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10Sep 14

A little feel can grow into more

Over the years I have watched endless amount of riders, some as being their teacher, others as an admirer. It is a wonderful thing to watch a good rider with a lot of feel being in synch with his or her horse.

Also those riders were once beginners. And this is something we should never forget. It takes an enormous amount of practice to develop feel. Only a few riders are talented enough to immediately have lots of it. Most of us start with a little and as long as we allow ourselves to feel, rather than overwhelm our horse with too many unnecessary aids, we can make it grow.

Here is an example: you are in India visiting a market and you stop at a silk stand. The salesman lets you feel three types of silk; a very fine one, a medium one and  a slightly rougher one. However, you can not really feel any difference. If you had the chance to go back every day for a month, I can assure you that you would feel a difference by the end of that month. This is exactly the same as developing the feel to ride well. A gradual process.

There are ways which will stop you from developing feel.The worst scenario is an assertive rider who is talented and strong enough to have impact, but with an unrecognized bad habit. For example, a crookedness somewhere in the body, flat hands, or plain and simply a temper (the last type should never be allowed to have a horse, of course). A crooked rider can make a horse unbalanced to the point that it turns naughty. It certainly becomes impossible to develop the correct feel. I strongly recommend the book `Centered riding' by Sally Swift. It is a bible for advice on correct balance and much more.

Flat hands can only pull, not feel. It is generally underestimated. Hands are a point of connection from the mouth of the horse through the reins, through our arms and finally through our back to our seat bones. When the hands are flat the `telephone cable' is broken and can not transfer information properly.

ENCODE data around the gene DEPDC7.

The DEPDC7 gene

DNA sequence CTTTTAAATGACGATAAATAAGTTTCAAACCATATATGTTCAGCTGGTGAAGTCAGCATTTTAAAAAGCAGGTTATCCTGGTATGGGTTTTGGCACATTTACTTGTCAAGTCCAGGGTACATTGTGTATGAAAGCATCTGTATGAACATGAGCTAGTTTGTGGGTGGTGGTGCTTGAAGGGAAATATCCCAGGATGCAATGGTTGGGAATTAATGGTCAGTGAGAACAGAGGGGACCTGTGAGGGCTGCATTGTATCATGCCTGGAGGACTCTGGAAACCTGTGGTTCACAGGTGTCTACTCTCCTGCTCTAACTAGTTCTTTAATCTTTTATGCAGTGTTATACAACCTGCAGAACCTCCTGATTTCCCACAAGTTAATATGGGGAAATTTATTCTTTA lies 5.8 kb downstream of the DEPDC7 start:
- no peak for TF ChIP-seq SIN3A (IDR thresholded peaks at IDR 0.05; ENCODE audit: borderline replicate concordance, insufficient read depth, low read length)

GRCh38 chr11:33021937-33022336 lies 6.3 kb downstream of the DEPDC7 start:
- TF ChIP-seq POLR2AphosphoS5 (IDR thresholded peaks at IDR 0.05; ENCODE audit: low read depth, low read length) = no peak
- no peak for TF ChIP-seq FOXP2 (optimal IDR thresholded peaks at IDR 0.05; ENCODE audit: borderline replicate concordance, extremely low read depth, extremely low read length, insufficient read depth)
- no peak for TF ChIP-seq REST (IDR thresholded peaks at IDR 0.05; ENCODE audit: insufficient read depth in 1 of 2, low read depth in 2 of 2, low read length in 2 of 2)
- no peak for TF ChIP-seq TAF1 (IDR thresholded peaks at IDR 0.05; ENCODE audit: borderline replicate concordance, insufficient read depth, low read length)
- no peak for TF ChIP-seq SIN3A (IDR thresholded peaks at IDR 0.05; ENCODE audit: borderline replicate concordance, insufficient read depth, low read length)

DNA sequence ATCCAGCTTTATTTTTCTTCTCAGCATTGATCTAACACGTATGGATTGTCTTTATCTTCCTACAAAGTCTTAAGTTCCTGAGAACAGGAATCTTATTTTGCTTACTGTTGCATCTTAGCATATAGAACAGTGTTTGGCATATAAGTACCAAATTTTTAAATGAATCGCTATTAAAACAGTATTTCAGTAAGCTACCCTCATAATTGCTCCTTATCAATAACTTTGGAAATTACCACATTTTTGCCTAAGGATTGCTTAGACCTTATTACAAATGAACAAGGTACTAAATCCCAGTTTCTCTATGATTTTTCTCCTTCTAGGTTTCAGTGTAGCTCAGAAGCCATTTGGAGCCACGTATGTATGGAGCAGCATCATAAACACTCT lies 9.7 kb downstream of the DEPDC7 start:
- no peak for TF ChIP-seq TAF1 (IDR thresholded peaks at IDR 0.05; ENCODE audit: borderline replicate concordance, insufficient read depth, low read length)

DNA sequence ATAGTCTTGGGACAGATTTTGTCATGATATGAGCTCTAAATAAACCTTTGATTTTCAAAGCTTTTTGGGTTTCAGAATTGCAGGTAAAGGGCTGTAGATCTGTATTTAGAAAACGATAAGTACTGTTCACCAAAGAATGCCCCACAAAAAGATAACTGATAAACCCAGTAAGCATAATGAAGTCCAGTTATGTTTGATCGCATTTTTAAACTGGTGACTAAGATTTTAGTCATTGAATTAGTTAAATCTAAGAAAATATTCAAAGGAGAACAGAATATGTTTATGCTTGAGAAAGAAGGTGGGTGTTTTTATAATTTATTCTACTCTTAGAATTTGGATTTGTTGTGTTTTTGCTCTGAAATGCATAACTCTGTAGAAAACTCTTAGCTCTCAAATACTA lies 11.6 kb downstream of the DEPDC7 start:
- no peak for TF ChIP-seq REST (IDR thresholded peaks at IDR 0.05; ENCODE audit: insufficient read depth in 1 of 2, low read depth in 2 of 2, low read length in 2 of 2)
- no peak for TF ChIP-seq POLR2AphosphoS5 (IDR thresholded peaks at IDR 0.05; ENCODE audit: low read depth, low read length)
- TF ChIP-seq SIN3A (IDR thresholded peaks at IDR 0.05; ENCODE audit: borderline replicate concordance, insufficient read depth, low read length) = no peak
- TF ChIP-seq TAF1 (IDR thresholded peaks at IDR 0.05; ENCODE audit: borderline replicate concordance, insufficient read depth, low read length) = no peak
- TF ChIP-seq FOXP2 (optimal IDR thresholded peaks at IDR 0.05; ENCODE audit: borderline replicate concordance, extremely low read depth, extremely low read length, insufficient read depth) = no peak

When, many years ago, I was on a customer's horse in a group lesson with Mrs. Molly Sivewright (founder of Talland), she told me to `turn my hands until I could see my finger nails'. It changed my riding dramatically for the better. You should try it.  

No feel can not turn into feel. However, there are very few riders with no feel. A little feel can grow into more feel. Until the feel is of such that you are so very much in synch with your horse that you occasionally reach that moment when you forget who is who and you and your horse are one united body. I can tell you: It is addictive!   

 

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Dressage Training

Dressage training needs variety, including pole work

About Liz Barclay

Her love for horses together with her dedication made her into the trainer and dressage rider she is, today. She is versatile and inventive and likes a challenge; whether it is a technical training question, a confidence issue or a problem involving the management of the horse or pony.

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